Home to him is also the American League, and for this reason he said he never seriously contemplated accepting the trade Griffith had agreed upon with the Giants. In fact, he said, he repeatedly rejected it. Still Griffith persisted. Carew did accept Giants owner Bob Lurie's invitation to visit San Francisco and meet the players, and he said he was duly impressed.
"I like San Francisco, and the guys on the team had a positive attitude, but deep down inside I knew I wanted to stay in the American League," he said. "It's like a second home to me. I've been in it for 12 years. To switch leagues after all that time would have been a hard thing for me to do. What amazes me is why the American League would want to lose me. After hearing so much talk about how the National League has all the good players, why would they want to let one of their better ones go over there?"
Carew's difficulties with Griffith began in earnest three years ago, he said, when he encountered resistance negotiating his first long-term (three-year) contract. When he sought last spring to extend that agreement for another five years, he ran into more trouble. The Twins countered his proposal with a three-year offer. And so it went, until an exasperated Carew finally proclaimed, "Calvin, if you can't afford me, trade me."
He said he played much of the last half of the 78 season in a sort of mental fog (which didn't prevent him from winning the batting title at .333). His visits to hypnotist Harvey Misel, whom he started seeing "for relaxation" in 1976, increased.
He was not physically fit either, for in early July his right arm mysteriously went numb. "With all that, I could've said, 'Why play?' But when you play for a man like Gene Mauch, you don't want to do that. So I played. Then came the famous speech."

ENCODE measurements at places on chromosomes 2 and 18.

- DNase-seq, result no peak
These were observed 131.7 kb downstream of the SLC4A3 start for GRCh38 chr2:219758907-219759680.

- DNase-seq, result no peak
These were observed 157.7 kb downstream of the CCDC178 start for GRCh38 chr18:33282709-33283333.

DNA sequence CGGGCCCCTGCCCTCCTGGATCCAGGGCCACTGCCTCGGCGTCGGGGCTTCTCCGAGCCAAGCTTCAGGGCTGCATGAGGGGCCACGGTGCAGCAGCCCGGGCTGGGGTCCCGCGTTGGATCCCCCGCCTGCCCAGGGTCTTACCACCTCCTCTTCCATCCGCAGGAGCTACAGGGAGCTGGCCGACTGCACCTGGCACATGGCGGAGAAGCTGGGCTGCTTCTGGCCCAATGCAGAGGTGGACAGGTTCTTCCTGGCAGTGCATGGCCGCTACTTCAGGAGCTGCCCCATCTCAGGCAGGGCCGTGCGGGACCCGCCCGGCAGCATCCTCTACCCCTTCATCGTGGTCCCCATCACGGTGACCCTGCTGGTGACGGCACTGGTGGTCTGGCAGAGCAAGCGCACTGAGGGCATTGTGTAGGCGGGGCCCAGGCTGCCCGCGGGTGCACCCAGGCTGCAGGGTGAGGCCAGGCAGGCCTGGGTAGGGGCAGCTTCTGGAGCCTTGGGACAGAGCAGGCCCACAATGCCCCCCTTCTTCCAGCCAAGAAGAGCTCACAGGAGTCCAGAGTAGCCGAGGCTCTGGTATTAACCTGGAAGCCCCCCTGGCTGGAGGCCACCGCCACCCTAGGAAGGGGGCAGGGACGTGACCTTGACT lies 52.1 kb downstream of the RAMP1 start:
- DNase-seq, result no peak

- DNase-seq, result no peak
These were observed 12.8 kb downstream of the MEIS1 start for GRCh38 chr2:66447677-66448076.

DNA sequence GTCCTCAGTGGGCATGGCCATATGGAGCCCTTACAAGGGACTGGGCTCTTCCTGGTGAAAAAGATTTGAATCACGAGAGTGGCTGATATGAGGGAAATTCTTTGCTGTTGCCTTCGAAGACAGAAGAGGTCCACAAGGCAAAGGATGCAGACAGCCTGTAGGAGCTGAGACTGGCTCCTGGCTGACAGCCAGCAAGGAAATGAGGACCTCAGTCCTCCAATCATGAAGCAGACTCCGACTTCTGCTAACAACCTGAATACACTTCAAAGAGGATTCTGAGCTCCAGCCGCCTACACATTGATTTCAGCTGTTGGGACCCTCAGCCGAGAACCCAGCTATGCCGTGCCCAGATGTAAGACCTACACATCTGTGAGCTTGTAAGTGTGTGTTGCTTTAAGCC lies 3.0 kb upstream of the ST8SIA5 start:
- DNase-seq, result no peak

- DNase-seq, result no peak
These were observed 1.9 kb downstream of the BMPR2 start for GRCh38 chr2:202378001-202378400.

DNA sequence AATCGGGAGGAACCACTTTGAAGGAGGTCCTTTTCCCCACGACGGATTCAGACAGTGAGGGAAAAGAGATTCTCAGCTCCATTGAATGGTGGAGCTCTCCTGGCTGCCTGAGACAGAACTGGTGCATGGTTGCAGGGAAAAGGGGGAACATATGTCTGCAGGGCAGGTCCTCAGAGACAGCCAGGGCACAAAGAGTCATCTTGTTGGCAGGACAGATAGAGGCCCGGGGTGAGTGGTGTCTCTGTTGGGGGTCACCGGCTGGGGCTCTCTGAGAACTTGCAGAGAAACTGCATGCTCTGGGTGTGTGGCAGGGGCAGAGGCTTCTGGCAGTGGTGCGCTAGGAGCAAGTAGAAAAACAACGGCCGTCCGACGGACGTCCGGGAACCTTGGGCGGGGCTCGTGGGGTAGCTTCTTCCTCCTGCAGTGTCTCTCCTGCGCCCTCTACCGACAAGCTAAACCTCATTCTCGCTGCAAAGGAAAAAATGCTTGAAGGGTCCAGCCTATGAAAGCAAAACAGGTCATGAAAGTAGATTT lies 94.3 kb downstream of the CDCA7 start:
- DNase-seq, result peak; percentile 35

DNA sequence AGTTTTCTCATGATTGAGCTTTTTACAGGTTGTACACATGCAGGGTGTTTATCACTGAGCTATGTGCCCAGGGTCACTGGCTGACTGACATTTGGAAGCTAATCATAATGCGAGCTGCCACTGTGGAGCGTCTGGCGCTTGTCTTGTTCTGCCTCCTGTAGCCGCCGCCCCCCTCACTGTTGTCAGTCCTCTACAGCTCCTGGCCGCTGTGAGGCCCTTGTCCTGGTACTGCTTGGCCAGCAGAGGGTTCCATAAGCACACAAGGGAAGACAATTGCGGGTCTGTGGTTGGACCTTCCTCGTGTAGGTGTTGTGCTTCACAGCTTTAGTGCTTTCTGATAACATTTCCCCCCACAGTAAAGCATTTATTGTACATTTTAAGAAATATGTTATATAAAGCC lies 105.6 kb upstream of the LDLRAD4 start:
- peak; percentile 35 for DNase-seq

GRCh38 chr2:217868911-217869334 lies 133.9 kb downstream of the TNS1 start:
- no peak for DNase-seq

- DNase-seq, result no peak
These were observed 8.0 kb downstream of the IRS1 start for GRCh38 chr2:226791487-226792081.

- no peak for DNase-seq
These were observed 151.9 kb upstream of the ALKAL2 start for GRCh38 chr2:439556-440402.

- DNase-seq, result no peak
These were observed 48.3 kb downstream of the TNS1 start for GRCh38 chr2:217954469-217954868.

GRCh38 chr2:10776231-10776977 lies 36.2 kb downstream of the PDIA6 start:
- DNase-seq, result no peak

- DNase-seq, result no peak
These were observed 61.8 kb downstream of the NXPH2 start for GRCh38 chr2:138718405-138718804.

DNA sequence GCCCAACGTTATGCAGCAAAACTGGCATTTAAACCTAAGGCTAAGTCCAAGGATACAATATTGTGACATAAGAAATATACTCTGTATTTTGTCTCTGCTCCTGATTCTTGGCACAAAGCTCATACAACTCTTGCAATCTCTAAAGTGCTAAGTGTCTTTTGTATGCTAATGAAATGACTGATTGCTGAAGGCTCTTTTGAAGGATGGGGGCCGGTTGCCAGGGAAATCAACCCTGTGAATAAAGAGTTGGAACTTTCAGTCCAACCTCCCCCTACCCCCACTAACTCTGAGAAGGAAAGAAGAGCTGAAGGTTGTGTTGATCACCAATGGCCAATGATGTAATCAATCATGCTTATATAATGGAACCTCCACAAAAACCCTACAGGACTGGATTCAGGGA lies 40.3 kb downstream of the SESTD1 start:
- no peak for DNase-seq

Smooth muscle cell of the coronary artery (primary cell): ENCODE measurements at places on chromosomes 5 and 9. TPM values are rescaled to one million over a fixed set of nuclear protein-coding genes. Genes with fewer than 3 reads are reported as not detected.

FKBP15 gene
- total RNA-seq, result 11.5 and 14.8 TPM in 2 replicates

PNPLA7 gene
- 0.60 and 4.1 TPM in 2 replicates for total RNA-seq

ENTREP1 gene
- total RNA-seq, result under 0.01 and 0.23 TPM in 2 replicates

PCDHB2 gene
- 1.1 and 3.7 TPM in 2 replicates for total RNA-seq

The oration at issue was delivered by Griffith on Sept. 28 before the Lions Club of Waseca, Minn. During the course of it, he reportedly commended the Minneapolis area for having so few blacks and suggested that Carew was foolish to play there for the peanuts Griffith could afford to pay him.
Carew is both intelligent and proud, and he was stung by these thoughtless remarks. "I don't want to be a nigger on that man's plantation," he snarled at the time. Much of the bitterness has subsided, but from Waseca on, Carew knew "there was no possibility of my coming back to the Twins. I have no regrets. I enjoyed playing there. The people saw me come in as a pampered, stubborn, temperamental kid. They saw me leave as a mature person."
Carew's marvelous career may well end in Anaheim; he says he will retire at the conclusion of his five-year contract if, in his opinion, his skills have eroded. "I'd like to get 3,000 hits [he has 2,085], but if I don't make it in the next five years, I won't hang around chasing after them. I know everybody says it, but I'd like to finish on top. Right now, I just want to go out there and have fun, let baseball be the little boys' game it's supposed to be. I enjoy playing. I get the feeling that no one can do the things I can, that I can get a hit anytime I want. It's a good feeling."
Carew has done nothing but spread good feeling in Palm Springs. Besides polishing his own skills, he has worked unselfishly with younger players—in fact, he has had some of them out running with him at 5:30 a.m. And he quickly established that, huge salary aside, he is no snob. "On the first day of camp, I helped a young player with his luggage. I think he was impressed."
In Palm Springs they call that noblesse oblige.